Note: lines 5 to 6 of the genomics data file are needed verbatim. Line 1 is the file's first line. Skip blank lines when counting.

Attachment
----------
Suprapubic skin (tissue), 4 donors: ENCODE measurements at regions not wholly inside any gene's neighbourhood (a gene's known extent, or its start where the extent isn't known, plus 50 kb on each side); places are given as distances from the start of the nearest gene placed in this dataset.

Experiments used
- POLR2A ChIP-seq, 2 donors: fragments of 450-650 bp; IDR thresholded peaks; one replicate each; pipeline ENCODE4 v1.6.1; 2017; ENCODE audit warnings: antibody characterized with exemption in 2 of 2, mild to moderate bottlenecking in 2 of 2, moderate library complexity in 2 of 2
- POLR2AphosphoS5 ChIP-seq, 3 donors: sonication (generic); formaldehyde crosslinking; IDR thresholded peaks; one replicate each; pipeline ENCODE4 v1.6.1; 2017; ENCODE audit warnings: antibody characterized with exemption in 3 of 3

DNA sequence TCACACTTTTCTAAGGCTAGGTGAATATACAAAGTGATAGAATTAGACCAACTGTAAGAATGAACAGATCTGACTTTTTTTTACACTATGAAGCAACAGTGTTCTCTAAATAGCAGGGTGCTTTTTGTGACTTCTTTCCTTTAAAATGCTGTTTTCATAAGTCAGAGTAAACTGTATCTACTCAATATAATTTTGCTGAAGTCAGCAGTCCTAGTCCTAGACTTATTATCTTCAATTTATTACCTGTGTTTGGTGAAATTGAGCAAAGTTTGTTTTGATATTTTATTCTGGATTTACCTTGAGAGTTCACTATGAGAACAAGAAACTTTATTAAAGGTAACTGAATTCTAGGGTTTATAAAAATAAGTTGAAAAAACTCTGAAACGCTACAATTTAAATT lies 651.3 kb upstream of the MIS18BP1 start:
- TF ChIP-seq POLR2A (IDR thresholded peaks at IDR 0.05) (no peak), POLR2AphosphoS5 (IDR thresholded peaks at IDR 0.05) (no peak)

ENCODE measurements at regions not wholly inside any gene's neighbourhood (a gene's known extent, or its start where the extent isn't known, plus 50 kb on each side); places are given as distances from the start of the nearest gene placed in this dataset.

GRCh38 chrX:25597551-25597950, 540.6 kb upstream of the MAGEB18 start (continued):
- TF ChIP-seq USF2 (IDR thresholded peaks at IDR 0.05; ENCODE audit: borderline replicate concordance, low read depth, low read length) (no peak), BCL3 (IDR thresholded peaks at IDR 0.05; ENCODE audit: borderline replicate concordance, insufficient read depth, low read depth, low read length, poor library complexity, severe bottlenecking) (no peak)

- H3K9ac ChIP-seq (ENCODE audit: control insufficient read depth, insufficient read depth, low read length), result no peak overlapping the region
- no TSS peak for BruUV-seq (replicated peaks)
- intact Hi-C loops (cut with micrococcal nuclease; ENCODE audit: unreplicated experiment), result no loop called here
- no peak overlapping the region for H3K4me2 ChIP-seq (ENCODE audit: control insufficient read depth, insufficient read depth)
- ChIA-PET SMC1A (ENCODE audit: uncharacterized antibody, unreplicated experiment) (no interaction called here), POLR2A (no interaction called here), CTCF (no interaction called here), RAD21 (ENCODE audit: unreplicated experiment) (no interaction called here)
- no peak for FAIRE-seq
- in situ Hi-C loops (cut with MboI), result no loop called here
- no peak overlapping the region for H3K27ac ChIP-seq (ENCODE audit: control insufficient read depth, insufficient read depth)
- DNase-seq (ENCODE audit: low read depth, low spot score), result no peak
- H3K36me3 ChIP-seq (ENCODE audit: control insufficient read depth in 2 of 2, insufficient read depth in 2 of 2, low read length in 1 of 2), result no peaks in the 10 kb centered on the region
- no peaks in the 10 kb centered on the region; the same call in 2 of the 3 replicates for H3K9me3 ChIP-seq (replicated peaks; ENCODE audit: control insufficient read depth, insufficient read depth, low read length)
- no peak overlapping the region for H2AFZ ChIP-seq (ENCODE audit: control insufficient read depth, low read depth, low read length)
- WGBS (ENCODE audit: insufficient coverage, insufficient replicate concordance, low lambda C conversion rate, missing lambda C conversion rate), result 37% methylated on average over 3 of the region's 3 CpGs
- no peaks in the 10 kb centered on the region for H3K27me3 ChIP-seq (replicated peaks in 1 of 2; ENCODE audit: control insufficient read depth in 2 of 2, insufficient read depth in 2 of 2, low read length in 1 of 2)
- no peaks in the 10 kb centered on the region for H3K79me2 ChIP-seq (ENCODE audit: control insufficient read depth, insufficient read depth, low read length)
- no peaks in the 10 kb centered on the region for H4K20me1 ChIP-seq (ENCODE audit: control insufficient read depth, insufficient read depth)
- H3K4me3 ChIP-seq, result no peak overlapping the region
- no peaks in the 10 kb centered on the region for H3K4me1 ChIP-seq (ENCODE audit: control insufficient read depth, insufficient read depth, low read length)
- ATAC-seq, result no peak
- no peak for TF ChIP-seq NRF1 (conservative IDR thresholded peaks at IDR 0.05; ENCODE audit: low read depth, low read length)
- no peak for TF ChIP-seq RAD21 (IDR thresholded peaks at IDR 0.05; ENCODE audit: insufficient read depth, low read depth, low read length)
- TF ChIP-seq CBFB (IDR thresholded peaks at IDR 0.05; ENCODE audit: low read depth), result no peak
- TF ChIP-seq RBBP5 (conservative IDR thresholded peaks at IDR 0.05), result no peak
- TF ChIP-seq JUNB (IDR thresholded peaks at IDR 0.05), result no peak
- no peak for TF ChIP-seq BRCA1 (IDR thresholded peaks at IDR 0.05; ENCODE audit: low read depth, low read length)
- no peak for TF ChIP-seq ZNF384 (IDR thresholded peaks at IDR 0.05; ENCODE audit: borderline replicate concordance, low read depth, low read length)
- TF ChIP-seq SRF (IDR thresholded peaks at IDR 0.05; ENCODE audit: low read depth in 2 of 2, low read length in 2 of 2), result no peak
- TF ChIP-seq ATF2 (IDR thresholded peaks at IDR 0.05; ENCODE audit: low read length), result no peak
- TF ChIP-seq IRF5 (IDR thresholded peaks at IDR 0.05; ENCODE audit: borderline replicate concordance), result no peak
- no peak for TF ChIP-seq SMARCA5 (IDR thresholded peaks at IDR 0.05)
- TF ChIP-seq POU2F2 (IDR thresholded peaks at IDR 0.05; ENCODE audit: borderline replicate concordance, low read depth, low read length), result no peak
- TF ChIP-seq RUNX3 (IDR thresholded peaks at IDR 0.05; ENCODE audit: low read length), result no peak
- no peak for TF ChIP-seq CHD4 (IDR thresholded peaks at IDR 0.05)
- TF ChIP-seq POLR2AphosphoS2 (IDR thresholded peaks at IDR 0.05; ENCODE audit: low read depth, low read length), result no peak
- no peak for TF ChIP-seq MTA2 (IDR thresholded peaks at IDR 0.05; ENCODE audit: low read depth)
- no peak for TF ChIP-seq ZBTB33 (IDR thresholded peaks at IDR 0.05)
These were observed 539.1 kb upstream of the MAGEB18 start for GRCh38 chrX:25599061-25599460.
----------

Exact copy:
DNA sequence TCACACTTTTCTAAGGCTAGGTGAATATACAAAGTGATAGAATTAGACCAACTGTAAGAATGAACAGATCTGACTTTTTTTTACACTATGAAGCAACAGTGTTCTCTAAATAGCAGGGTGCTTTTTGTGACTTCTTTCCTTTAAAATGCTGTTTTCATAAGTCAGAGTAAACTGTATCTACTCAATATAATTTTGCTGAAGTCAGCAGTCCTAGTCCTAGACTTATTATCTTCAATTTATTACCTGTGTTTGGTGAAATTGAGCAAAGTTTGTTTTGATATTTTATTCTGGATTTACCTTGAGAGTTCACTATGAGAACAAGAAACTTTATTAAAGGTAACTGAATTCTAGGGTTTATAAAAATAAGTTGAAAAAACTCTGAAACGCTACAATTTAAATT lies 651.3 kb upstream of the MIS18BP1 start:
- TF ChIP-seq POLR2A (IDR thresholded peaks at IDR 0.05) (no peak), POLR2AphosphoS5 (IDR thresholded peaks at IDR 0.05) (no peak)